The term Lean is often followed by the term manufacturing, since that’s where the idea first took root. So it’s natural that many people—maybe most people—outside of manufacturing aren’t aware of Lean methods.
If you aren’t familiar with Lean, it is what I like to call an organizational lifestyle change. Just as a commitment to good health requires a person to adopt a lifelong goal of exercise and healthy eating habits, Lean requires an entire organization to buy into its approach.
There are three basic goals of Lean.
• Focus on providing the best possible customer experience
• Minimize waste in the development/delivery of goods and or services
• Continually strive to improve in all areas
But will Lean principles work in non-manufacturing endeavors? For example, does Lean work in healthcare?
The overwhelming evidence says the answers to these questions are yes and absolutely, yes. Applying the above ideals of Lean to healthcare, we get a goals cycle diagram that looks like this:
Does Lean Work in Healthcare? These Case Studies Say it Does
Here are just a few case studies, with links to the stories, validating how Lean does work in healthcare.
Banner Health – Doctors and nurses teamed to improve emergency room processes and reduce litigation risks. The result was an 89 percent decline in patient complaints prior to discharge.
Moffitt Cancer Center & Research Institute – Increased procedural volume by 12 percent and added nearly $8 million to its annual incremental margin.
St Joseph’s Hospital – By using Lean to change its patient flow in the ER, is able to treat at least 10,000 additional patients annually. This will add up to $8 million to its bottom line.
New York City Health and Hospitals Corp – Cut a $10 million inventory in supplies, many of which would expire unused, by switching to a just-in-time inventory system. Inventory was cut in half for a one-time windfall of $5 million.
Delnor Hospital – Implementing a Lean system, the average length of a patient’s stay was cut by 10 hours. This made a contemplated $80 million expansion unnecessary.
ThedaCare – This operator of multiple hospitals and clinics slashed inpatient care costs by 25 percent. The improved productivity and savings on supplies saved the organization $27 million over four years.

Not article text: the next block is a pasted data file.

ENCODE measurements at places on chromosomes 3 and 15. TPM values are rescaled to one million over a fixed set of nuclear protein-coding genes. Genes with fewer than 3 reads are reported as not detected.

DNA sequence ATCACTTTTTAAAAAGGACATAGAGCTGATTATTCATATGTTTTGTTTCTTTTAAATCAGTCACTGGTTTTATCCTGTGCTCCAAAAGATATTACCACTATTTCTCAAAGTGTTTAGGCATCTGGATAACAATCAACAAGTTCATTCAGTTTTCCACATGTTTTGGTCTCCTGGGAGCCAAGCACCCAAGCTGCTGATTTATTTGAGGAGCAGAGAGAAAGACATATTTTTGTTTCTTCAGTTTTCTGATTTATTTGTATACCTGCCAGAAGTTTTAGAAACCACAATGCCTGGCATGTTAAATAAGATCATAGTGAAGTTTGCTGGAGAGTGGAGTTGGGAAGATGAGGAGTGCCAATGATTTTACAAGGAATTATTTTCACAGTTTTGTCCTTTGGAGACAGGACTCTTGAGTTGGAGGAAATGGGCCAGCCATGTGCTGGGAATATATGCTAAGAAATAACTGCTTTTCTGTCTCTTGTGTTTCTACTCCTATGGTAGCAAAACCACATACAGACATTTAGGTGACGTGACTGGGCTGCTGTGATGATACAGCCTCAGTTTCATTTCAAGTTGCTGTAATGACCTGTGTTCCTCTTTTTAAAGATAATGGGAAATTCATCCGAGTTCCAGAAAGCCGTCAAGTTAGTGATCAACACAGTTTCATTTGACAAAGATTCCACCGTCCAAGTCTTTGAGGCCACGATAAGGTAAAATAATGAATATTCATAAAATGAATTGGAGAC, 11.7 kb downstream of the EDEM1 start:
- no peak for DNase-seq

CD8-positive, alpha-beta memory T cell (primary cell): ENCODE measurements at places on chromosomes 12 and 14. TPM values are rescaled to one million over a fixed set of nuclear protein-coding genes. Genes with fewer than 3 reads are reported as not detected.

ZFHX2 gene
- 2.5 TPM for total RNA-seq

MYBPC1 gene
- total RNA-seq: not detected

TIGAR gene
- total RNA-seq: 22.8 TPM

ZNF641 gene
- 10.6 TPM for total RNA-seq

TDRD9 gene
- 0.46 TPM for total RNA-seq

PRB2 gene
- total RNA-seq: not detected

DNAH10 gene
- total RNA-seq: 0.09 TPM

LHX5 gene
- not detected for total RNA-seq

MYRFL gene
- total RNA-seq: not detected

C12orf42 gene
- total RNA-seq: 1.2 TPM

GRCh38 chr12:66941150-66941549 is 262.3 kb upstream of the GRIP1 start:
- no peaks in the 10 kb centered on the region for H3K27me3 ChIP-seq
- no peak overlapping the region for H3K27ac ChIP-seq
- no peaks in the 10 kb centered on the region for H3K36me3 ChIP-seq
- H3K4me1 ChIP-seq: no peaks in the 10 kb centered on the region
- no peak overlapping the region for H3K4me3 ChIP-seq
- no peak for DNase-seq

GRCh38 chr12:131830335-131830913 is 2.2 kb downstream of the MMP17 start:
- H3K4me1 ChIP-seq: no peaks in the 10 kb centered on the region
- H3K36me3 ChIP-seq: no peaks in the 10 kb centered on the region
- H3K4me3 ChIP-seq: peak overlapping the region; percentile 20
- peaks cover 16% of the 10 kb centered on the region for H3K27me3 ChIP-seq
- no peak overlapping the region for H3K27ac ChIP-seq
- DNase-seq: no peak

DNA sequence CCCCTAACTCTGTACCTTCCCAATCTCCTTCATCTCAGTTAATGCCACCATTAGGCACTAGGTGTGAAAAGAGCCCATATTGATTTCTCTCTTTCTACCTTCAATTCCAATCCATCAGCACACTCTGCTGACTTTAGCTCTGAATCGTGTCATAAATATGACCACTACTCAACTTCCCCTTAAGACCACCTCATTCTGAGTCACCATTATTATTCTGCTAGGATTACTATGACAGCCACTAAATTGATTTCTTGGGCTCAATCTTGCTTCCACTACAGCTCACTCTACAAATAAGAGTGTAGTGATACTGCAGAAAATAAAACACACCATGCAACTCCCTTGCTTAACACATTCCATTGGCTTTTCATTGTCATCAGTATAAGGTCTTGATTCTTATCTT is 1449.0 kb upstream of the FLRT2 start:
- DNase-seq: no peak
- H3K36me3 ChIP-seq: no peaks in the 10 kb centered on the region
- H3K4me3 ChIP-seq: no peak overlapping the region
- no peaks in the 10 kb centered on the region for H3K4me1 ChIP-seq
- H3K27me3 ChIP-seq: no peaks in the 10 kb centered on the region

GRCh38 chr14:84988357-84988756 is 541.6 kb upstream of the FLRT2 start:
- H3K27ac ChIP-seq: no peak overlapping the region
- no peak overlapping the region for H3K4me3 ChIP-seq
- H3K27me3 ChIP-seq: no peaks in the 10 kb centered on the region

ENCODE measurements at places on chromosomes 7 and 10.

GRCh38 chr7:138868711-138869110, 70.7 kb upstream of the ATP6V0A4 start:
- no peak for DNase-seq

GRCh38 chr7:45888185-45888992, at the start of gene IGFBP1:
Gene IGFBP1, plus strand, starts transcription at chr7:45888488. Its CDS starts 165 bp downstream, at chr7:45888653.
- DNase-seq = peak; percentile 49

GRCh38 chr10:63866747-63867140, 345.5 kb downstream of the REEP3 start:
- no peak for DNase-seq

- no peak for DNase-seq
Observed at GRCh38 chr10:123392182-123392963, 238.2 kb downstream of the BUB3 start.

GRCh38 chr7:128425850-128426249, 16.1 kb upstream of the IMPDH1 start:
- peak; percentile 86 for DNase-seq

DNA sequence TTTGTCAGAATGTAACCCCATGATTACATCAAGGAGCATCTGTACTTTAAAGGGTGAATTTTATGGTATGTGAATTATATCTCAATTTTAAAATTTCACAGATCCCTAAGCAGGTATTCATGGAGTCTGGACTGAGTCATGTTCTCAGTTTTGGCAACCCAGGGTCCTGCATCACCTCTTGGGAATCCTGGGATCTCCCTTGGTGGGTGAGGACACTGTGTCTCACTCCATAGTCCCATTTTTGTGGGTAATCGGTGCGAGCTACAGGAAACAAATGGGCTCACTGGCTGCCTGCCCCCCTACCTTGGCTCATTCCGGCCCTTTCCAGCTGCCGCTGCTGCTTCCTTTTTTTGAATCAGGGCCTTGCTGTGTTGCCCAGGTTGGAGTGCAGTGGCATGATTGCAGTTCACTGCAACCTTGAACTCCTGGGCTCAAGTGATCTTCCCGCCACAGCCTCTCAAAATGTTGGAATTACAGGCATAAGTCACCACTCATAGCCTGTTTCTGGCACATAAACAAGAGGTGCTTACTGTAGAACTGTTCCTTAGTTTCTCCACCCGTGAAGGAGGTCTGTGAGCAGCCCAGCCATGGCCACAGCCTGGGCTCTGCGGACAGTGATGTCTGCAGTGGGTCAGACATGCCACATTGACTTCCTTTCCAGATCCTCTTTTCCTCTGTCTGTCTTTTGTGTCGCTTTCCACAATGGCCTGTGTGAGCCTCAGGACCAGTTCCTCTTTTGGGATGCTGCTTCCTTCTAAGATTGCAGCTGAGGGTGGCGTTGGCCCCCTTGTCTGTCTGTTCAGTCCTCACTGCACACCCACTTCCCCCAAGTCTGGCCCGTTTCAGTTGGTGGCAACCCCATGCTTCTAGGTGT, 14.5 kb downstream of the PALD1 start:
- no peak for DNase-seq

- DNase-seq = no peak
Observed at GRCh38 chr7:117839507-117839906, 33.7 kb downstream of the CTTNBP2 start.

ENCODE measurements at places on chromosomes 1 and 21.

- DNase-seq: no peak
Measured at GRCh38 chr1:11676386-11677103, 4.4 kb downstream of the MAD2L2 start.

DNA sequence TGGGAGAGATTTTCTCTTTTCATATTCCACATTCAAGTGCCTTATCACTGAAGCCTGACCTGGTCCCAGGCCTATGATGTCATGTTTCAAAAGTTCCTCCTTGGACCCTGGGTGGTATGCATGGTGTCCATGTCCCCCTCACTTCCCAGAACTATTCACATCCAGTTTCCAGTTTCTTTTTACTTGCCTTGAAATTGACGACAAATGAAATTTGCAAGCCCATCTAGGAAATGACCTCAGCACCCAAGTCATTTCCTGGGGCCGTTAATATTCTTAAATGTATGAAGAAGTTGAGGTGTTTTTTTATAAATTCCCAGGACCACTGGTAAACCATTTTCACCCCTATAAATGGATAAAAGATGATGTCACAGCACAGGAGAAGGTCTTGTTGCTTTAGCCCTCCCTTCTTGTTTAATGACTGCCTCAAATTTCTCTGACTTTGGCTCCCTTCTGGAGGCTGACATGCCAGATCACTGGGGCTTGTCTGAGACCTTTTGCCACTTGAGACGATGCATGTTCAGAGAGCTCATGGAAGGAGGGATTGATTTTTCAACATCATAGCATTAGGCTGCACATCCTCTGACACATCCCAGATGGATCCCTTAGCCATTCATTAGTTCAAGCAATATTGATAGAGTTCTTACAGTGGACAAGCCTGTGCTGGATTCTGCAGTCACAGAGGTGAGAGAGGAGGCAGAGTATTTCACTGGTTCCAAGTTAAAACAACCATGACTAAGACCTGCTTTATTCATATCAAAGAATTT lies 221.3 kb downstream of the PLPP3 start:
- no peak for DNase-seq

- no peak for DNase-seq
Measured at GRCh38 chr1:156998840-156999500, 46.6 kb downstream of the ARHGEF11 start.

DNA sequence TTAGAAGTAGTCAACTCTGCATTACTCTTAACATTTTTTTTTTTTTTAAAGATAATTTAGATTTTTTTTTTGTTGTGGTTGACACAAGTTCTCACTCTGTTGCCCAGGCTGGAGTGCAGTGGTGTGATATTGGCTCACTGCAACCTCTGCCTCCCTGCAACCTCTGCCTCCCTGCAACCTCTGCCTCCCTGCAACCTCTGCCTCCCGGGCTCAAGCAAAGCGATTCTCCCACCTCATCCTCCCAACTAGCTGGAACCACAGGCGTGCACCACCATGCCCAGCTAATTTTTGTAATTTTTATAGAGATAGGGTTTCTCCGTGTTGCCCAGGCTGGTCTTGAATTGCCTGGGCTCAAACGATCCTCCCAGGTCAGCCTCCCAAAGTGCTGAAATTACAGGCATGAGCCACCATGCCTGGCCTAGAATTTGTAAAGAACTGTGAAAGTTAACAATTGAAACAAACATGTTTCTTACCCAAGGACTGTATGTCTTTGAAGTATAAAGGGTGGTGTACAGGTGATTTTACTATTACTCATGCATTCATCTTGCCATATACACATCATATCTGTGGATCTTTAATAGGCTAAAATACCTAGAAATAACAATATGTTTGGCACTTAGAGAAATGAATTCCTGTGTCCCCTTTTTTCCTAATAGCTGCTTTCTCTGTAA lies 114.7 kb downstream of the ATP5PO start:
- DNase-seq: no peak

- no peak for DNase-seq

That Sounds Great. So How Do I Use Lean to Improve My Healthcare Practice?
The first step is to take an honest assessment of your current processes. In Lean terms, this is called your value stream. You want to do this from the patient’s perspective. The best way to do this is to create a value stream map. This short video helps to explain how to create a value stream map.
Next, you will examine your current state to assess areas of waste. For example, long patient waiting times, paperwork bottlenecks, communication gaps or even inventory control issues.
Data will be collected to determine how much time is spent in each step. Specifically, you’ll be looking to break time into two elements: value add time (this is the time that adds value within the process, such as examining a patient) and non-value add time (time the patient wastes waiting to see the doctor or time wasted by admin staff trying to locate patient files, for example).
Once all of the data are gathered and the current state map is complete, a future state value stream map will be created. The goal will be to take the practice from where it currently exists to this future, Lean state.
Obviously, this is an oversimplification, but hopefully you get the idea. By focusing on making every step in the various processes of your practice more effective and efficient, and by focusing the entire organization’s efforts on maximizing the patient’s experience, everyone benefits.